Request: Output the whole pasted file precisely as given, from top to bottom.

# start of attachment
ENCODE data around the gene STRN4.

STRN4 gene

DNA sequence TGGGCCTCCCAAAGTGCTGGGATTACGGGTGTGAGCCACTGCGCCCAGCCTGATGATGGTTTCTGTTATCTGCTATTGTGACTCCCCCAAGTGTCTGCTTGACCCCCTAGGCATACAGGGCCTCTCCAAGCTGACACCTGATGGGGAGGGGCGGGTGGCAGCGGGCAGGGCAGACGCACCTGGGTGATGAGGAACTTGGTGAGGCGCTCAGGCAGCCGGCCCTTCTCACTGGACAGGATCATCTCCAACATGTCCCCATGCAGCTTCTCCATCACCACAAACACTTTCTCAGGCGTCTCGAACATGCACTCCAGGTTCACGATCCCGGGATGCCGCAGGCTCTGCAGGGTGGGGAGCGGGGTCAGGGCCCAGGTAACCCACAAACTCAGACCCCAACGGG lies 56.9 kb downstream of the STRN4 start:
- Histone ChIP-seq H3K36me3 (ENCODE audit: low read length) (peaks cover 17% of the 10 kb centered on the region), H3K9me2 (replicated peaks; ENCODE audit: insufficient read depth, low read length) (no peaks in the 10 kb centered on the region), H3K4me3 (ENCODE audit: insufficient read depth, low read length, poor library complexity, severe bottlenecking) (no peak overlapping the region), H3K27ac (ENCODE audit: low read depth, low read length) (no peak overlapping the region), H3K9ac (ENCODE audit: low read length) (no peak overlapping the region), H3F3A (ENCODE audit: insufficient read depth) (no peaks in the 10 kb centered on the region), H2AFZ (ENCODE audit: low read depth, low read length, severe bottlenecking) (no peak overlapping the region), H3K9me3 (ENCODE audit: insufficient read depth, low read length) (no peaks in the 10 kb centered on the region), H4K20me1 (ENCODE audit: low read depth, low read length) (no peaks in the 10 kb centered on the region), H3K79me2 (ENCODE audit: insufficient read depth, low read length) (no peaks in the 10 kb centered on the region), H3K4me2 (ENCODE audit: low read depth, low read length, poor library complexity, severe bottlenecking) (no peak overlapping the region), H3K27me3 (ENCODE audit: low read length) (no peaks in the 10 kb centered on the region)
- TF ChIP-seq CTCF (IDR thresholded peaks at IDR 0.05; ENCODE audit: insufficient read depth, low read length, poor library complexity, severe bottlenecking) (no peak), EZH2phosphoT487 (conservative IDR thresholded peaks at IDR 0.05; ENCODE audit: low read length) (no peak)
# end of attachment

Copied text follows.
ENCODE data around the gene STRN4.

STRN4 gene

DNA sequence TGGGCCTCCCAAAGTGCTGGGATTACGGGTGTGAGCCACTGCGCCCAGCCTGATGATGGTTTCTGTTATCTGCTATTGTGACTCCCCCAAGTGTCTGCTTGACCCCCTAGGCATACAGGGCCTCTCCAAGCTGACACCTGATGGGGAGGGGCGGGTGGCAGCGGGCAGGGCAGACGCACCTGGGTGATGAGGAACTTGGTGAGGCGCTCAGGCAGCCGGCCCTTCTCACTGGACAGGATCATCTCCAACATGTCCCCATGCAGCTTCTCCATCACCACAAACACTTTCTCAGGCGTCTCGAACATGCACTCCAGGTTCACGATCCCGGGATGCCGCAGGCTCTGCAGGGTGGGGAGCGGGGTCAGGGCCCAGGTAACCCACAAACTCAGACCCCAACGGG lies 56.9 kb downstream of the STRN4 start:
- Histone ChIP-seq H3K36me3 (ENCODE audit: low read length) (peaks cover 17% of the 10 kb centered on the region), H3K9me2 (replicated peaks; ENCODE audit: insufficient read depth, low read length) (no peaks in the 10 kb centered on the region), H3K4me3 (ENCODE audit: insufficient read depth, low read length, poor library complexity, severe bottlenecking) (no peak overlapping the region), H3K27ac (ENCODE audit: low read depth, low read length) (no peak overlapping the region), H3K9ac (ENCODE audit: low read length) (no peak overlapping the region), H3F3A (ENCODE audit: insufficient read depth) (no peaks in the 10 kb centered on the region), H2AFZ (ENCODE audit: low read depth, low read length, severe bottlenecking) (no peak overlapping the region), H3K9me3 (ENCODE audit: insufficient read depth, low read length) (no peaks in the 10 kb centered on the region), H4K20me1 (ENCODE audit: low read depth, low read length) (no peaks in the 10 kb centered on the region), H3K79me2 (ENCODE audit: insufficient read depth, low read length) (no peaks in the 10 kb centered on the region), H3K4me2 (ENCODE audit: low read depth, low read length, poor library complexity, severe bottlenecking) (no peak overlapping the region), H3K27me3 (ENCODE audit: low read length) (no peaks in the 10 kb centered on the region)
- TF ChIP-seq CTCF (IDR thresholded peaks at IDR 0.05; ENCODE audit: insufficient read depth, low read length, poor library complexity, severe bottlenecking) (no peak), EZH2phosphoT487 (conservative IDR thresholded peaks at IDR 0.05; ENCODE audit: low read length) (no peak)